LSST's Auxiliary Telescope

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LSST received its federal construction start in August of 2014. This website supports the LSST Project Office in its construction of the facility.

LSST's Auxiliary Telescope

February 2, 2018 - In tandem with LSST’s construction on Cerro Pachón, a smaller telescope will soon be assembled on nearby calibration hill, a short distance away from the main LSST Facility. LSST’s 1.2-meter Auxiliary Telescope will measure atmospheric transmission, which refers to how directly light is transmitting through the Earth’s atmosphere in a given spot, as opposed to being absorbed or scattered. Because the presence of certain molecules and particles in the atmosphere will change the color of light detected by the LSST telescope, data collected by the Auxiliary Telescope, as it mirrors the nightly movements of LSST, will inform the catalog corrections that need to be made to LSST data in order to render it more accurate.

Elements in the atmosphere that affect how light is detected by a ground based telescope like LSST include water, oxygen, and ozone, as well as aerosols like sea salt, dust from volcanoes, and smoke from forest fires. The presence and quantity of these elements varies from night to night, so the Auxiliary Telescope will provide this important complementary data for LSST throughout survey operations. According to Calibration Hardware Scientist Patrick Ingraham, “Having a dedicated auxiliary telescope supporting the main telescope is somewhat unique, and it will increase the quality of data produced by LSST.”

The Auxiliary Telescope itself wasn’t built from scratch; it’s an existing telescope that has been repurposed for its role in the LSST survey. Since being moved from its original location on nearby Kitt Peak in May, 2014, it’s been housed in the workshop at LSST’s Project Office in Tucson, AZ. Refurbishment work has included replacement of all the telescope’s electrical parts including the motors and the position encoders, which record the exact position of the telescope at any given time. Mechanically speaking, the telescope is largely unchanged. Its mirrors, which were removed while work was done, will be recoated and replaced once the telescope arrives on Cerro Pachón; they are currently in separate protective crates that will protect them during shipping.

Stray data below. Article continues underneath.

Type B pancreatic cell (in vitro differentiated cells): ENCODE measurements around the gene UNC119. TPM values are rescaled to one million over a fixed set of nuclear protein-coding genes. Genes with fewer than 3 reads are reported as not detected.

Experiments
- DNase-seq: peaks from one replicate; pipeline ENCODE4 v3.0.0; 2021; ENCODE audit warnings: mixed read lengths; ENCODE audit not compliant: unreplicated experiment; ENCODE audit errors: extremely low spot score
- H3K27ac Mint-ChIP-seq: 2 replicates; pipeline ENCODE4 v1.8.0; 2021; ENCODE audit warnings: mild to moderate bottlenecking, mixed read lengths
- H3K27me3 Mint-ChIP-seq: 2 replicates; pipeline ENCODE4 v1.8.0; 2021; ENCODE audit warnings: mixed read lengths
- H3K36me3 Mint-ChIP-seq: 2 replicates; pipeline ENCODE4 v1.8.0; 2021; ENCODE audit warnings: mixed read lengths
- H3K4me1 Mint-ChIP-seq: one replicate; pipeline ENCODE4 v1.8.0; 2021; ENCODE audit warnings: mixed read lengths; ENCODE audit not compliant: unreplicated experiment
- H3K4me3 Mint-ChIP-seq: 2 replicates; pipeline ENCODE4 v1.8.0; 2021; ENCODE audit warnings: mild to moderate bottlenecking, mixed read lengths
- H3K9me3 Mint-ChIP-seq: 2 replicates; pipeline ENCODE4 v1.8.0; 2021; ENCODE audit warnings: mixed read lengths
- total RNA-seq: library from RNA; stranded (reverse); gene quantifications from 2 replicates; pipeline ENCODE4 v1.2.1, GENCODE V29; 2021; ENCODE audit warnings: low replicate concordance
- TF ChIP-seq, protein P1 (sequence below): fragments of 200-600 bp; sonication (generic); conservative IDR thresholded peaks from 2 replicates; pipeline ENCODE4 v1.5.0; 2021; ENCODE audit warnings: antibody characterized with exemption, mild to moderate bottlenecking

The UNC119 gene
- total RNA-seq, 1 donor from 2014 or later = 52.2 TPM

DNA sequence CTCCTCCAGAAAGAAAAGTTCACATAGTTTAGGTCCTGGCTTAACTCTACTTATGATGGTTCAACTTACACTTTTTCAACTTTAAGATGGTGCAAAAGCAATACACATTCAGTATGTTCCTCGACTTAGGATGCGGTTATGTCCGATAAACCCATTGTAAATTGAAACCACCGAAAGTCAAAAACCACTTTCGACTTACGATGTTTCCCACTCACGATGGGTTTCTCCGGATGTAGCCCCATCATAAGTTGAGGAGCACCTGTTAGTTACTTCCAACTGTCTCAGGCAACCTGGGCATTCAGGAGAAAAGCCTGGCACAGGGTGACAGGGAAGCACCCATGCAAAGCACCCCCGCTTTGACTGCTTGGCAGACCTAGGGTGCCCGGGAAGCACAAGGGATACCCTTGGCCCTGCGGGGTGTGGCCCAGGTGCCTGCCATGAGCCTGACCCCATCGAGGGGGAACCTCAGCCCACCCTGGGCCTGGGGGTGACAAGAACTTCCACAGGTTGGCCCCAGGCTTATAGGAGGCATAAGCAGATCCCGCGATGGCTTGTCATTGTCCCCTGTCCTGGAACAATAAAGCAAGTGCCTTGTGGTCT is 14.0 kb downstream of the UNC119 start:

Currently, the subcontractor working on the refurbishment project is almost finished with the wiring of the telescope’s electrical components. Once that’s complete, the telescope will undergo functional testing of its mechanical and electrical systems. Individual tasks that make up this testing include driving the telescope toward its upper and lower limits and ensuring the system will shut off before those limits are reached (preventing damage to the telescope), testing for excessive vibration, and testing the speed at which the telescope slews, or moves from one spot to the next. Extensive functional testing is critical now, because once the telescope is on Cerro Pachón there won’t be sufficient facilities to easily make repairs. Optical testing of the telescope will occur after the telescope is installed in its facility on the summit and re-integrated with its mirrors.

Once the telescope is officially ready to be shipped from Tucson to Chile, the individual telescope assemblies will be packed in custom crates, and these crates will be loaded into a shipping container. It will take about 2 months for the shipping container to get from Tucson to Cerro Pachón. Once there, the telescope will be installed in a few pieces, with a crane, through the dome of its facility on calibration hill. Photos of the Auxiliary Telescope in the workshop, as well as the facility on Cerro Pachón, can be viewed and downloaded from the LSST Gallery

 

Financial support for LSST comes from the National Science Foundation (NSF) through Cooperative Agreement No. 1258333, the Department of Energy (DOE) Office of Science under Contract No. DE-AC02-76SF00515, and private funding raised by the LSST Corporation. The NSF-funded LSST Project Office for construction was established as an operating center under management of the Association of Universities for Research in Astronomy (AURA).  The DOE-funded effort to build the LSST camera is managed by the SLAC National Accelerator Laboratory (SLAC).
The National Science Foundation (NSF) is an independent federal agency created by Congress in 1950 to promote the progress of science. NSF supports basic research and people to create knowledge that transforms the future.   

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